Nick Nguyen ’22

Picture by Elayna Daniels ’21

It is 8:00 PM and my mom has not come home yet. I decide to start dinner while guiding my brother through his homework; my homework is not done yet. I know that it will be a late night, most likely ending at 2 AM. 

I am going to be exhausted tomorrow morning when I go to school at 7:35 AM. After my mom comes home and we eat our late dinner, my brother jumps into bed, waiting for me to tuck him in. I walk into his room, kiss him on the forehead, and walk out. This is what a typical night looks like.

Coming from a low-income and single-parent family, I had many responsibilities in high school, oftentimes sacrificing my own well-being for my loved ones. I worked twenty hours on the weekends to earn gas money and a little spending money. 

When it was time to apply to college, I knew that we couldn’t afford an “elite education.” I went into the college application process thinking I would stay home and go to Salisbury, Maryland’s community college, giving up my dream school at the time, Columbia University.

If it wasn’t for my biology teacher, I would not be here at Davidson because she led me to liberal arts colleges and through the ins and outs of financial aid. 

I went to a high-poverty and minority-majority school, where over half of the students were on the Free and Reduced Meals program, including myself. My school was so focused on pumping out high school graduates that most faculty were unaware of colleges like Davidson and the amount of money they could offer. 

The Davidson Trust—a pool of money that allows the school to bring in students from low socioeconomic backgrounds because the scholarships meet 100 percent of demonstrated need—makes many people’s education here possible.

When I found out I got into Davidson and was a finalist for a full-tuition merit scholarship, I cried so much. Not because I got into a “Top 10 Liberal Arts College,” but because I knew that I had saved my parents from a debilitating financial burden. 

Because I had to interview for the scholarship, my mom and I drove all the way to Davidson. We were running late so I had to change clothes in the car. I put on my Old Navy khakis and my button-down shirt from Marshall’s and rushed into the Admissions Office. When I walked in, I saw other finalists wearing elegant dresses and refined three-piece suits; I looked down to what I was wearing, and I knew that I was at a place that wasn’t made for me.

I put on a smile and introduced myself to the adults and other finalists. During small talk with the other prospective students, our parents’ education came up; my stomach immediately dropped. “Yale University” and “Duke Medical School” were some of the schools tossed around. All of a sudden, it was my turn. I muttered, “My parents didn’t go to college.” Everyone shrugged it off while I dwelled on it. The last thing I wanted to feel was shame because of my background. I was out of my element when I came to Davidson, knowing that not many people like me attended places like this school.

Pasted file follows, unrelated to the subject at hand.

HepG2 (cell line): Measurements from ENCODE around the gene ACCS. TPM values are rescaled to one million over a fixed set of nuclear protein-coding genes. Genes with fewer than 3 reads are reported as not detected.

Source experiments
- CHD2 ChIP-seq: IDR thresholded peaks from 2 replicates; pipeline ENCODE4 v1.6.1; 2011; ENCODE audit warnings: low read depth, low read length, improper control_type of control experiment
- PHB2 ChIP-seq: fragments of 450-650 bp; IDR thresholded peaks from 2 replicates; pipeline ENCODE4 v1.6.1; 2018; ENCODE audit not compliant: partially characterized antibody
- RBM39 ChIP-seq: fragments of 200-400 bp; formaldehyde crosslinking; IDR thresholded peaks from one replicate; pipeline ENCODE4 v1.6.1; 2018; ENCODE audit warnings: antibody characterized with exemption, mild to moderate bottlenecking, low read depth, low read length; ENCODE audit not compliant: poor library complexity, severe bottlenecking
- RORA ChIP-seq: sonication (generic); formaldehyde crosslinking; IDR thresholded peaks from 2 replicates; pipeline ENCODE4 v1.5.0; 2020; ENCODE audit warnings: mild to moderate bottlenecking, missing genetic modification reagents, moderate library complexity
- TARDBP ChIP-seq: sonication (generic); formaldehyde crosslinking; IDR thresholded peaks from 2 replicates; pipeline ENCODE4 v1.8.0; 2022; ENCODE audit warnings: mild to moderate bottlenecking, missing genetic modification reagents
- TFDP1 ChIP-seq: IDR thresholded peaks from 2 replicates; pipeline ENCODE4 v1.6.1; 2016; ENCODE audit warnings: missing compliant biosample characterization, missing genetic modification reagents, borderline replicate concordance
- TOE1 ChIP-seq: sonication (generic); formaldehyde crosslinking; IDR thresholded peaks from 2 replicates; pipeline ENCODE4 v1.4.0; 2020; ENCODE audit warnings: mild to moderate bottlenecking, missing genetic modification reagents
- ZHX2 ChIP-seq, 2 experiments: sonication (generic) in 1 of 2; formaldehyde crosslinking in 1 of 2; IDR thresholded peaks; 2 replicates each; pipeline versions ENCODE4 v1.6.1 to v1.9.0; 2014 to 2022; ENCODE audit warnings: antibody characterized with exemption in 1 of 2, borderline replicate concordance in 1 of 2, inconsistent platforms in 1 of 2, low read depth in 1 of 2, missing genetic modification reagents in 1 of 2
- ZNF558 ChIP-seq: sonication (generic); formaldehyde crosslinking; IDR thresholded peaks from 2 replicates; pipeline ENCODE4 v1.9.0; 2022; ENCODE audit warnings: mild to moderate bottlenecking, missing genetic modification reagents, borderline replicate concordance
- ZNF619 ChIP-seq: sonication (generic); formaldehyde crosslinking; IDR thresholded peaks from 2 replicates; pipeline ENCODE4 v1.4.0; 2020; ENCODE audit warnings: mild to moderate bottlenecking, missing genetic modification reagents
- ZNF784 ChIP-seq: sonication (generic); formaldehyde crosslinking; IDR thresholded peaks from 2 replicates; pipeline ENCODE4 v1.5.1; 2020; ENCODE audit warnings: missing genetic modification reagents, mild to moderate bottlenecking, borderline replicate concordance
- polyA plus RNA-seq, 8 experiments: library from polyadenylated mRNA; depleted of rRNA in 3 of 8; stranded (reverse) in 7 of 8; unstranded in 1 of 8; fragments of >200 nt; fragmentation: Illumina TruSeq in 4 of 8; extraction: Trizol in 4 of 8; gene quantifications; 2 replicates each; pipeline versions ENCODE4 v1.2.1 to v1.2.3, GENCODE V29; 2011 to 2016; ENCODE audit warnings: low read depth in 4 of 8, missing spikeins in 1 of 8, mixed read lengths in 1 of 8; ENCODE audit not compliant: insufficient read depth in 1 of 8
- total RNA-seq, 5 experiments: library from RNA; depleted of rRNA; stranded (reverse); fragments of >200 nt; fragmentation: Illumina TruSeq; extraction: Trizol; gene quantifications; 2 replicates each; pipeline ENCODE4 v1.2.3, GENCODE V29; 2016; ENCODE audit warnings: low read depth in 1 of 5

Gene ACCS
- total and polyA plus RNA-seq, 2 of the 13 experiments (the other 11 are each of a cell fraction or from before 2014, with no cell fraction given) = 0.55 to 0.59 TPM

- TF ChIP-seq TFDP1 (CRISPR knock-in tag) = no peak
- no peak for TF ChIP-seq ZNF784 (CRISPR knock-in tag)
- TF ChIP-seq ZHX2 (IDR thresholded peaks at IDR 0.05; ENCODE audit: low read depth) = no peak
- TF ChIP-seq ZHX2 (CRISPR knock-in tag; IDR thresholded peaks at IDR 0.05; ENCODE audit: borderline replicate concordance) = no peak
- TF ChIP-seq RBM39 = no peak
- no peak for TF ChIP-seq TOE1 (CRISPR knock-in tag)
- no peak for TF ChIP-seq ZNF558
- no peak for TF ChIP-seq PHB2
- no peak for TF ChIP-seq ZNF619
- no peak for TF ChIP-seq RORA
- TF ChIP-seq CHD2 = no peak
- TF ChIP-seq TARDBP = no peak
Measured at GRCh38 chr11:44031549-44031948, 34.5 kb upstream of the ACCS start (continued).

Mine is one of the many diverse experiences of FLI (First-Generation and/or Low-Income) students at Davidson College; however, I believe that my experience at Davidson—before I even committed—can represent the atmosphere and culture on campus. 

There are many struggles and obstacles that come with being FLI. From not being able to see your family for Thanksgiving to not being able to pay for the school’s health insurance, being FLI can be extremely difficult. Pile that on top of not knowing how to study for college-level courses or how to pick the right classes, the first year is always the most challenging for FLI students. 

Since this label is not a physical identifier, there is this assumption that all students can pay for this or know how to do that. Oftentimes being FLI intersects with many other identities, such as race and gender. Thus, the lack of awareness of FLI students on campus erases a marginalized group from the small margins here at Davidson.

The Davidson QuestBridge Chapter is the only organization that supports FLI students on campus. QuestBridge is a prominent community-based organization that connects low-income, high achieving students to their dream schools by offering them full-ride scholarships. 

Davidson QuestBridge students should not be expected to pay for health insurance, yet many of them were billed $2,295 for mandatory health insurance if they didn’t have a plan already. How can students who cannot afford for college be expected to pay for health insurance that should be a part of the financial aid package? Instances like this stem from an unawareness of FLI students on campus and what it means to be FLI.

Again, FLI students would not be here if it wasn’t for the Davidson Trust and the many other scholarships from gracious donors. However, there is a difference between bringing socioeconomic diversity and having an inclusive campus environment. Diversity is all a numbers game. 

Without an emphasis on inclusion and awareness, FLI students will never be fully supported. The first step is to create awareness among the student population and Davidson bureaucracy. 

We have to get rid of the notion that everyone comes from the same socioeconomic background or that everyone’s families are college-educated. The student population is a lot more heterogeneous than people think. By first acknowledging the existence of FLI students on campus, we can advocate for more resources for disadvantaged students, like a summer bridge program that eases the transition to college or specialized career services for FLI students. By doing this, FLI students would be able to thrive, ultimately softening the burdens that come with this identity.

Nick Nguyen ’22 is undeclared from Salisbury, Maryland. Contact him at